For the past few months I’ve been concentrating on my book about John Thornton Walker and neglecting the rest of my life, blog-wise and beyond. It’s not been a happy time, mostly hot, anti-social in the main — though I “turn on the charm” when I’m working (volunteering) at the airport museum, and on many days out there, 90 percent of my time has been related to John Thornton Walker, the Hero Who Never Came Home. I have not opened and read about two months of regular posts from cherished e-correspondents including PetPer, PacPar, NewZea, but I have not deleted those posts, and I do look forward to reading them in the next week. I still have not found a renter for my vacant upstairs duplex, but a terrific local carpenter/electrician/plumber has worked a miracle up there, and I’ve placed the FOR LEASE sign back into my front yard for the first time since former renter Shannon Smith of Springfield, IL TRASHED it last October when she broke lease.and moved out. During the renovation, I realized why she broke her lease. She had BROKEN EVERYTHING. Nothing was working. She had told me nothing, though there were clues I should have recognized and resolved if I weren’t so wrapped up in aviation and poetry. In essence, I’ve surrendered my “man card” so I could appear to others (who really don’t give rat poop about me) a peaceful, average fellow.

I’m still running pretty hard here. I must get the final proof of the Walker book to distant Walker family members for them to read closely and correct factual errors. When I make the inevitable corrections I will find a local printer and produce 200, maybe 300, copies of a “first edition.” Where I get the money for that is anyone’s guess. One thing at a time around here. There are other items to mention soon, but I am STILL RUNNING but glad for the time taken to share this much with you.

Thanks for reading this. Be nice to each other. Have a great day!  :)

On this Memorial Day May 25, 2015, I’m working on my book about a Springfield liaison pilot who never came home. Among the wonderful collection of documents Connie Ann Walker, his and wife Geraldine’s (Gerri’s) only child  shared with AeroKnow Museum was a scan of the letter JTW’s commander, General Mark W. Clark wrote to her following his unexpected death. This transcription will be included in my book “Story of a Hero Who Never Came Home.”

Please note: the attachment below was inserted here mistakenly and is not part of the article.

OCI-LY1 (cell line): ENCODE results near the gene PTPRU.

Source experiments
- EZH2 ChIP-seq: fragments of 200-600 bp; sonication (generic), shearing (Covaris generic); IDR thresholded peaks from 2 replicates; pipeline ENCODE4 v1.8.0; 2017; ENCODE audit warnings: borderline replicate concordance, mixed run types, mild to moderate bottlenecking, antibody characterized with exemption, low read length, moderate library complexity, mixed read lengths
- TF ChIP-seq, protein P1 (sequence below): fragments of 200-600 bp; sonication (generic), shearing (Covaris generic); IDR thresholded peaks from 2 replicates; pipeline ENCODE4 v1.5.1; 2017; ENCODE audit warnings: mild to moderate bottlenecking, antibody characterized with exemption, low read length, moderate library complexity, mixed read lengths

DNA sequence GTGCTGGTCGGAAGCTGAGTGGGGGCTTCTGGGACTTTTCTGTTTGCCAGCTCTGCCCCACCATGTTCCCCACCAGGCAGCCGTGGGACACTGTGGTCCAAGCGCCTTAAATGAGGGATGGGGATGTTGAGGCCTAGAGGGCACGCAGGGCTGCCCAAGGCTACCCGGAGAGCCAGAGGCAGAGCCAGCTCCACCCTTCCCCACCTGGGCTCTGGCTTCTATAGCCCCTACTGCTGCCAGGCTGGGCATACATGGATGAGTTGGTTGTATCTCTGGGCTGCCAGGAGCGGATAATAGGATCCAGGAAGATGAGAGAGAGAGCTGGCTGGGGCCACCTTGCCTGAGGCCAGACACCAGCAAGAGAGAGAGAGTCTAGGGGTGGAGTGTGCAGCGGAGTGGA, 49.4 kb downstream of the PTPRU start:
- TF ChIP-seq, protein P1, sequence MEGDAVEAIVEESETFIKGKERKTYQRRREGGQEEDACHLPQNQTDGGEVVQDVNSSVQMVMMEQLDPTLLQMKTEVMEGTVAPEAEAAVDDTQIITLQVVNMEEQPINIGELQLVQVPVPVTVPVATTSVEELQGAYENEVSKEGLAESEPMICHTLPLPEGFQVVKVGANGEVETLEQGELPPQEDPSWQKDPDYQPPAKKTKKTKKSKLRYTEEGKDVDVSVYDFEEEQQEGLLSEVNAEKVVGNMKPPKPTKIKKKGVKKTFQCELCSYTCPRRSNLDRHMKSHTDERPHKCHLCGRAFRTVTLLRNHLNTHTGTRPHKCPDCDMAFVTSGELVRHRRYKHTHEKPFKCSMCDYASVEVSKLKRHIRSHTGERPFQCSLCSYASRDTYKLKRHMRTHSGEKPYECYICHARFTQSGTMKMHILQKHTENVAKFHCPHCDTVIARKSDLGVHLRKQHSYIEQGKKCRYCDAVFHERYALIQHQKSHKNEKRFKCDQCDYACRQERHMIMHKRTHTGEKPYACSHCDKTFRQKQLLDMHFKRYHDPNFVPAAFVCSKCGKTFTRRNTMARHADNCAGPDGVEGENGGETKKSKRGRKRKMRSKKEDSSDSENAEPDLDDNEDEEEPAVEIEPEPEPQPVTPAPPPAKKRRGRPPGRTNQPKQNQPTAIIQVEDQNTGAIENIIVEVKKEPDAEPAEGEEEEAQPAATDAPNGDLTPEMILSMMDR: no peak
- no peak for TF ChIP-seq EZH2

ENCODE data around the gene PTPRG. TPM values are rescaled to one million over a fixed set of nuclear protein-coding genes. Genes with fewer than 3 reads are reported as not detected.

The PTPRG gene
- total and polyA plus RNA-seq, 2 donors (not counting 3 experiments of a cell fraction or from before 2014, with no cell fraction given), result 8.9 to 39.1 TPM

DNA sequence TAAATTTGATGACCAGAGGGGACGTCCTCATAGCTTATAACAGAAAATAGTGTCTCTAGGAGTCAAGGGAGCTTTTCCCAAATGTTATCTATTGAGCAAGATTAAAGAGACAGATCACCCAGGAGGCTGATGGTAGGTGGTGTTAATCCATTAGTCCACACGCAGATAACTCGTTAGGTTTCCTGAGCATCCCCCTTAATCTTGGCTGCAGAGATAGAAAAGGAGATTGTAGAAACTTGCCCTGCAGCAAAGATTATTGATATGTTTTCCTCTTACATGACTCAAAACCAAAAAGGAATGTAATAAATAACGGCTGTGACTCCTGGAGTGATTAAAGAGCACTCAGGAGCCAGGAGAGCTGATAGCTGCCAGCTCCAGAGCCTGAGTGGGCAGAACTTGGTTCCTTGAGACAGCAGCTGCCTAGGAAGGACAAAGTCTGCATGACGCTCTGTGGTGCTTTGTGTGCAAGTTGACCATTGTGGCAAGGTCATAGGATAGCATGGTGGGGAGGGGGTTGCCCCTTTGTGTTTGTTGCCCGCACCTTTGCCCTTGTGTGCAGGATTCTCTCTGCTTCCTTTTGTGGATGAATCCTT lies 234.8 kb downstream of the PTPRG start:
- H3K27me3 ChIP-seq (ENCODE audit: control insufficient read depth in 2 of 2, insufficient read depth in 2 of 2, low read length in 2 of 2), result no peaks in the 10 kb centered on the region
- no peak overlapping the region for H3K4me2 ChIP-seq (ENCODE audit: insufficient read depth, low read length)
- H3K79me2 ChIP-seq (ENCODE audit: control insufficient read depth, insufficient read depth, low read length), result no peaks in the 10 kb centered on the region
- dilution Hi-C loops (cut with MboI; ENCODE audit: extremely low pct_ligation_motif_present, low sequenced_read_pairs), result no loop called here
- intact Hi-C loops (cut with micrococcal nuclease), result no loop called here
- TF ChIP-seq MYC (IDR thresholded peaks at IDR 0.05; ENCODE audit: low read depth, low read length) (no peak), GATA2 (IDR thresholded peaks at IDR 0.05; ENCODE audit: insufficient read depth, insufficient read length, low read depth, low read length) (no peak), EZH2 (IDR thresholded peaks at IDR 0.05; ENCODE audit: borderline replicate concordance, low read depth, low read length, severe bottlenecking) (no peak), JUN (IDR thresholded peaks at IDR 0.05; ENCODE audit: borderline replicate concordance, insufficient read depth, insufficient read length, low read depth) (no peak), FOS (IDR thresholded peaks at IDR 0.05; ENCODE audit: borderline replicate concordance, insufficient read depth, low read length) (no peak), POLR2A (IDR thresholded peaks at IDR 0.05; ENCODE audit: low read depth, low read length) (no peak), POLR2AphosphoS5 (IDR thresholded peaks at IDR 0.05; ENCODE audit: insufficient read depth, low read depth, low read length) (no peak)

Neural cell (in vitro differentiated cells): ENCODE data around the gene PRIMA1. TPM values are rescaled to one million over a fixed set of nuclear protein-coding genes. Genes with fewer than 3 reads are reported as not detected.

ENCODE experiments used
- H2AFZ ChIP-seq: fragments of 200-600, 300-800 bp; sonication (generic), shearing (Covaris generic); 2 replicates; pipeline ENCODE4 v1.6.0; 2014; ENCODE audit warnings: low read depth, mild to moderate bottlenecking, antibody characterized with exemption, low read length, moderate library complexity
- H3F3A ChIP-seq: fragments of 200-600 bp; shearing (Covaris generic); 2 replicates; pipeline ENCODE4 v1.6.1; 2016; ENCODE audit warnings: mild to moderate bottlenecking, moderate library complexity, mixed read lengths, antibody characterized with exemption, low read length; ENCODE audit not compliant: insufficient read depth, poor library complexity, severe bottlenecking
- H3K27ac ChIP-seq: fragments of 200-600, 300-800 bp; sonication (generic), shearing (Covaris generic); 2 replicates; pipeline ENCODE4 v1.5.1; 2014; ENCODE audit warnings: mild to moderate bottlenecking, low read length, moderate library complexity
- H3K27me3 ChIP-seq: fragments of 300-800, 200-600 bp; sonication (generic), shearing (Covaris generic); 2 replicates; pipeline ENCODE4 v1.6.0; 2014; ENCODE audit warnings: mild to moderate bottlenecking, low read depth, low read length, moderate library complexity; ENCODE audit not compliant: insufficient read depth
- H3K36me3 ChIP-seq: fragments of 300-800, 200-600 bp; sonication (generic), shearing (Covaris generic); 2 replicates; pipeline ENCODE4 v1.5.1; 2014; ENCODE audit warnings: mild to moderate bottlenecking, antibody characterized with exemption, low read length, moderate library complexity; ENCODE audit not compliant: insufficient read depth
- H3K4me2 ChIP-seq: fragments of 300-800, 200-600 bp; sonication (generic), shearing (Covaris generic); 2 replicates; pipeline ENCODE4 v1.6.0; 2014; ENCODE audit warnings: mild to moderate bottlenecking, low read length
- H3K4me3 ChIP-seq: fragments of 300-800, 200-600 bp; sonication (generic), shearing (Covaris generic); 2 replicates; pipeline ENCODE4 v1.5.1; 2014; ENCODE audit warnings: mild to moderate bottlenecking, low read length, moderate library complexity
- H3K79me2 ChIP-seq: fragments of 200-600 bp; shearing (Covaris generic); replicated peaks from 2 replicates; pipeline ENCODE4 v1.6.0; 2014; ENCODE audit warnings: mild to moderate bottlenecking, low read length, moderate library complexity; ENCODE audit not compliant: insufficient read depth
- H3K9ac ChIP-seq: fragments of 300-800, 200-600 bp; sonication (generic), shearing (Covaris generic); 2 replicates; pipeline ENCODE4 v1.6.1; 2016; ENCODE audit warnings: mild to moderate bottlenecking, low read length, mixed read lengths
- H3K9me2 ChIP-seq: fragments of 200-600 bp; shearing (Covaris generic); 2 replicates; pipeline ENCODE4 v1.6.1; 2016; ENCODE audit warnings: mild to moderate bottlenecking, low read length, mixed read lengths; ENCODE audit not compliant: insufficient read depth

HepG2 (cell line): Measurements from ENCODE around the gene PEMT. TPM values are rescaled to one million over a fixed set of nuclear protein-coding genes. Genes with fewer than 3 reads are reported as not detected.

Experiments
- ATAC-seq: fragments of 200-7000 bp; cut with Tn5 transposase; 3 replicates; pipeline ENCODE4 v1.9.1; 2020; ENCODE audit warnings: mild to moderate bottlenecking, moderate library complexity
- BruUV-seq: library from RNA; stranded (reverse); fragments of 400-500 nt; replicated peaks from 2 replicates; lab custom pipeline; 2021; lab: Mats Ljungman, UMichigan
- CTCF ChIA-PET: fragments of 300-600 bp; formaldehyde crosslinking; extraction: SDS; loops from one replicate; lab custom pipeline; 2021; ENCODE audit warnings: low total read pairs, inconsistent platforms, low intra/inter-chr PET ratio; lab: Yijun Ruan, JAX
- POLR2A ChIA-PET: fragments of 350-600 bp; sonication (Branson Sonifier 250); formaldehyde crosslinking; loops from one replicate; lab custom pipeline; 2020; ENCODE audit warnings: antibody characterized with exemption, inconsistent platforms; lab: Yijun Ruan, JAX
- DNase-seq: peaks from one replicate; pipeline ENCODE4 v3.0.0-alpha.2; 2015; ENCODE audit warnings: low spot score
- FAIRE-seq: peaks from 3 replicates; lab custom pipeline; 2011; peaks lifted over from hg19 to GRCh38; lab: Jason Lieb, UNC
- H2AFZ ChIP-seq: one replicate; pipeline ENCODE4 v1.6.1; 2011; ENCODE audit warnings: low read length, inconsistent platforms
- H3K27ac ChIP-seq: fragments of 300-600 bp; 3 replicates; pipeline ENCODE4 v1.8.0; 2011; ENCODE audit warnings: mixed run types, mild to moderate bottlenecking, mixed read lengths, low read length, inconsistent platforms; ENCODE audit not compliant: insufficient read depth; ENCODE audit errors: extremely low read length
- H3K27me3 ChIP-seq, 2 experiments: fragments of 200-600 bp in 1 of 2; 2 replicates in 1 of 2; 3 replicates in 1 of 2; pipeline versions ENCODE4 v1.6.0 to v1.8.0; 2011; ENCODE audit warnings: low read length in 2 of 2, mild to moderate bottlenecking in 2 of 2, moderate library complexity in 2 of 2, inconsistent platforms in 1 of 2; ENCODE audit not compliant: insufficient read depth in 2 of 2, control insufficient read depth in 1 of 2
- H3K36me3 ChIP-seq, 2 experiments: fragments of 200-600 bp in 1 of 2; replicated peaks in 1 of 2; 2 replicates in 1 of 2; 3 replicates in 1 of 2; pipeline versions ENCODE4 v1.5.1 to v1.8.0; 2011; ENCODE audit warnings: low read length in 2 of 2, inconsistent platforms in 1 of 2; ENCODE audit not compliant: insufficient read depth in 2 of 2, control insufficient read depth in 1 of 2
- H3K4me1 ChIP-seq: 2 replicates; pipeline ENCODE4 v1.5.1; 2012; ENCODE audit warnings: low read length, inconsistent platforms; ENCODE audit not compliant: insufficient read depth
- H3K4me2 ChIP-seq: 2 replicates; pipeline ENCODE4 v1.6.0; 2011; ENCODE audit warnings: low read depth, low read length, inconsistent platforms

Headquarters 15th Army Group
Office of the Commanding General
APO 777, U.S. Army
February 23, 1945

Dear Mrs. Walker:

It is with deep sorrow that I write you of the death of your husband Lieutenant Colonel John T. Walker. I know you will have received the telegram from the War Department now.

As you know, Jack had served as a member of my personal staff as my pilot for seventeen months. He had told me so much of you and your daughter that I feel I was acquainted with you both, a fact which makes this letter even more difficult to write. He had made many plans or his homecoming; plans that were about to be realized, when destiny intervened.

As a reward for the superior manner in hwich Jack had performed his duties with me, I had arranged for him to return to the United States on a twenty-three day leave of absence. He was to make the trip by air. Jack boarded the plane, a twin motored bomber, on the morning of February 19th, on the first leg of his journey home. The plane took off from the field, then, when  only five hundred feet above the ground, was seen to shudder violently and go into a spin.  It crashed about half a mile from the field, instantly killing all aboard. I went immediately to the scene of the crash, but nothing could be done except mourn the loss of a gallant soldier and comrade.

No definite cause for the crash has been established. However, from the reports of several of Jack’s friends who were at the field to see him off, it is believed that one motor failed, the resultant drag on the other motor causing the plane to turn over.

Funeral services were conducted on February 20th at an American cemetery near here, and a memorial service was held at my headquarters at 11:00 A.M., February 22nd. I attended both services, along with  his many other close friends on my staff. I know how much it would have meant to you, had you been able to be present. As this was impossible, I made arrangements to photograph the ceremonies. The photographs are enclosed with this letter.

I am also enclosing a photograph of Jack receiving his Legion of Merit, awarded in recognition of this outstanding service with me, on February 10th. As far as I know, it was the last photograph taken of him.

I know that there is nothing I could say that would in any way temper your grief in your great loss. Knowing Jack as I did, however, I can more closely share your grief. He was one of my finest officers, loved by all who knew him. His memory lives on in the hearts of his many friends.

Please accept my most heartfelt sympathy.

(signed)
MARK W. CLARK
Lieutenant General, USA,Commanding

FOR SOME NUTTY REASON, I CANNOT re-format this text to standard; not italics. When I highlighted a title to change to italics, the title changed, and so did the rest of the blog.

Tuesday May 19th I decided to push past a feud with a friend and return to a regular “all poets and songwriters and essay writers open microphone (open mic)” at a favorite restaurant in lyrical downtown Springfield.  On Wednesday, I did.